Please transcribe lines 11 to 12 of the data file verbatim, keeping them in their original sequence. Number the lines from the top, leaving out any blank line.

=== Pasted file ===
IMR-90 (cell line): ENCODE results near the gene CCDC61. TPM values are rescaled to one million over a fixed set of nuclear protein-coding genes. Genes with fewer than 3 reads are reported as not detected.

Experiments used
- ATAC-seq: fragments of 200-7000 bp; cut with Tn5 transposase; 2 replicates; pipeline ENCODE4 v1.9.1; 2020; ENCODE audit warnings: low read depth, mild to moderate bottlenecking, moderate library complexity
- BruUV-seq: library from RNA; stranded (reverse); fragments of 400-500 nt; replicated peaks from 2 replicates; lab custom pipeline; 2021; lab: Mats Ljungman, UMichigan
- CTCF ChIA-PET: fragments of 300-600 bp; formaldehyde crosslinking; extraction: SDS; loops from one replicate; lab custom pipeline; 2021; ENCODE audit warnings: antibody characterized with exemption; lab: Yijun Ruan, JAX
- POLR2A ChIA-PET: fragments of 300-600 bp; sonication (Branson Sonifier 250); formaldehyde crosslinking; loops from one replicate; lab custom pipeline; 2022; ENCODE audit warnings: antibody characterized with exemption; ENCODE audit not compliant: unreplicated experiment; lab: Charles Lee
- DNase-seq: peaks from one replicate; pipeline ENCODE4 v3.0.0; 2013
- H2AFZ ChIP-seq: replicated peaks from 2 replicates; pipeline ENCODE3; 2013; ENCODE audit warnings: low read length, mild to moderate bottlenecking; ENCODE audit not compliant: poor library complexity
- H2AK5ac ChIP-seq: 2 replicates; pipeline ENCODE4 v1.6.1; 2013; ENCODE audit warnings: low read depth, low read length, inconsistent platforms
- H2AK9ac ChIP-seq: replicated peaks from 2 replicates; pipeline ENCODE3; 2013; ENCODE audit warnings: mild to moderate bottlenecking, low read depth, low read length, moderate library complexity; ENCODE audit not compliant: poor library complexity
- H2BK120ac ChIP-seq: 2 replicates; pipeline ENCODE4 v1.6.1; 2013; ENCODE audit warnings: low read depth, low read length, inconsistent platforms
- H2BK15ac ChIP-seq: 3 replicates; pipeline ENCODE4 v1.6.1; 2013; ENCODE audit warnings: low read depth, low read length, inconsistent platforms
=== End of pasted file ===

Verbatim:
- H2BK120ac ChIP-seq: 2 replicates; pipeline ENCODE4 v1.6.1; 2013; ENCODE audit warnings: low read depth, low read length, inconsistent platforms
- H2BK15ac ChIP-seq: 3 replicates; pipeline ENCODE4 v1.6.1; 2013; ENCODE audit warnings: low read depth, low read length, inconsistent platforms